Nathuram Godse was raised in Baramati, Pune, to a Konkani Brahmin family. Driven by nationalist beliefs, he joined the Hindu Mahasabha and the RSS (Rashtriya Swayamsevak Sangh).
Godse joined the RSS as a low-level worker and then rose through the ranks to become the editor of Agrani – Hindu Rashtra, a Marathi monthly in which Hindu Mahasabha leader Vinayak Damodar Savarkar had invested. After a conflict with RSS president M.S. Gowalkar, Godse created a breakaway Hindu nationalist organisation named "Hindu Rashtra Dal."
On January 30, 1948, as Gandhi Ji was visiting the then Birla House in New Delhi for a prayer gathering, Nathuram Vinayak Godse, a nationalist, killed Mohandas Karamchand Gandhi. Godse had fired three bullets from close range at Gandhi's chest, ensuring his death. Godse refused to flee and was apprehended, convicted, and condemned to death. Let us read about the guy who killed Mahatma Gandhi on the 73rd anniversary of his death.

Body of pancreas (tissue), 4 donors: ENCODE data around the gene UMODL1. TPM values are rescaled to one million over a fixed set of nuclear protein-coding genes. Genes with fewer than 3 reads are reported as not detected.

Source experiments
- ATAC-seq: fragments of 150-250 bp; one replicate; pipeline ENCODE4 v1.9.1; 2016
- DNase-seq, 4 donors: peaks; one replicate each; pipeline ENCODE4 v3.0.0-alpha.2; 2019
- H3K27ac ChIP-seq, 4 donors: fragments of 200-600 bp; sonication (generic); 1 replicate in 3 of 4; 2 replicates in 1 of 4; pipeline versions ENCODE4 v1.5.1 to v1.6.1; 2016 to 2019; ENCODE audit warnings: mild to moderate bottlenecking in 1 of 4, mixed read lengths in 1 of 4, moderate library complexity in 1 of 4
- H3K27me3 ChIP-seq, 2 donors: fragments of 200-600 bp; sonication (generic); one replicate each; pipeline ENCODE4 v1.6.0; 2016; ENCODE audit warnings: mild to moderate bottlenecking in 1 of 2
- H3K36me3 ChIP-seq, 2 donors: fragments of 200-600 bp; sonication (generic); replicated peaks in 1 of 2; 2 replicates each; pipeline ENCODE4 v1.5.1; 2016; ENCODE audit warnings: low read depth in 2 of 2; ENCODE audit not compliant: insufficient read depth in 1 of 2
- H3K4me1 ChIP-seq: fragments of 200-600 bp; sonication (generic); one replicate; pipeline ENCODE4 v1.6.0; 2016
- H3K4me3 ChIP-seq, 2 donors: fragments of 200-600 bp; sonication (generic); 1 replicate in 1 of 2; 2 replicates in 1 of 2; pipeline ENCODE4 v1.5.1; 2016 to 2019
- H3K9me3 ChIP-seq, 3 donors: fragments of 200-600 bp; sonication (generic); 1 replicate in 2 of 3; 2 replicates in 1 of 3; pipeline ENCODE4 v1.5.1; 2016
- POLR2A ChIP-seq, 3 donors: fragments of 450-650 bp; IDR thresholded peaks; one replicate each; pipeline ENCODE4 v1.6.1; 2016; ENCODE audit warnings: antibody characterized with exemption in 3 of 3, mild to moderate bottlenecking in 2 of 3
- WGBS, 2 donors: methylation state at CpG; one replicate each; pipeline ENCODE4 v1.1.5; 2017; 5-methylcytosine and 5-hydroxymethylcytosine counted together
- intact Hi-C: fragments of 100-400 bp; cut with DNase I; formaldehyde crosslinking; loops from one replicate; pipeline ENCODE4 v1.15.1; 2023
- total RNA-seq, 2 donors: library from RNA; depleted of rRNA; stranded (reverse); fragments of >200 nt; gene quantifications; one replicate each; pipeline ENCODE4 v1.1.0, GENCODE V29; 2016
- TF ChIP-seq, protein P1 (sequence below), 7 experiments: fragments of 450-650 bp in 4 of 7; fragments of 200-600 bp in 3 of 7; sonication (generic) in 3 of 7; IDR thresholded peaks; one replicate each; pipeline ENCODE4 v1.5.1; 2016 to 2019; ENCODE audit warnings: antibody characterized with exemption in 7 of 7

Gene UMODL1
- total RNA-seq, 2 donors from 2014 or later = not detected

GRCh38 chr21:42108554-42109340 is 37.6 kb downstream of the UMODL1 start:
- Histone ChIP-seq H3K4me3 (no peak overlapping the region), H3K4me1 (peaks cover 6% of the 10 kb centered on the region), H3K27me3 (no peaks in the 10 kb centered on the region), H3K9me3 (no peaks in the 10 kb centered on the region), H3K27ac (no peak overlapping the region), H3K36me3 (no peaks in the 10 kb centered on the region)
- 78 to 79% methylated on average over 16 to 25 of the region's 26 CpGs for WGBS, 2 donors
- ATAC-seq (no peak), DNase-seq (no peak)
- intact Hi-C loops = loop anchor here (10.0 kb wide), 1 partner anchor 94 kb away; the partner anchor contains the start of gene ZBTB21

Godse claimed in a statement released after his death sentence on November 8, 1949, that he was dissatisfied with Gandhi's support for the Muslim community and blamed him for India's split and the foundation of Pakistan. "Indian politics in the absence of Gandhiji would undoubtedly be demonstrated realistic, able to respond, and would be powerful with military forces," Godse remarked of Gandhi's assassination. Without a doubt, my personal future would be shattered, but the nation would be rescued from Pakistan's advances."
On November 15, 1949, he was executed.
Godse's relationship with RSS and Hindu Mahasabha was emphasised in connection with Gandhi's assassination in a commemorative volume released by the Indian National Congress (INC) in 2010 to honour the 125th anniversary of the party's establishment titled Congress and the Making of the Indian Nation. RSS reacted angrily to this, claiming that Godse had quit the organisation in the mid-1930s through a spokesman called Ram Madhav. Godse's family, on the other hand, insists that he never left the RSS.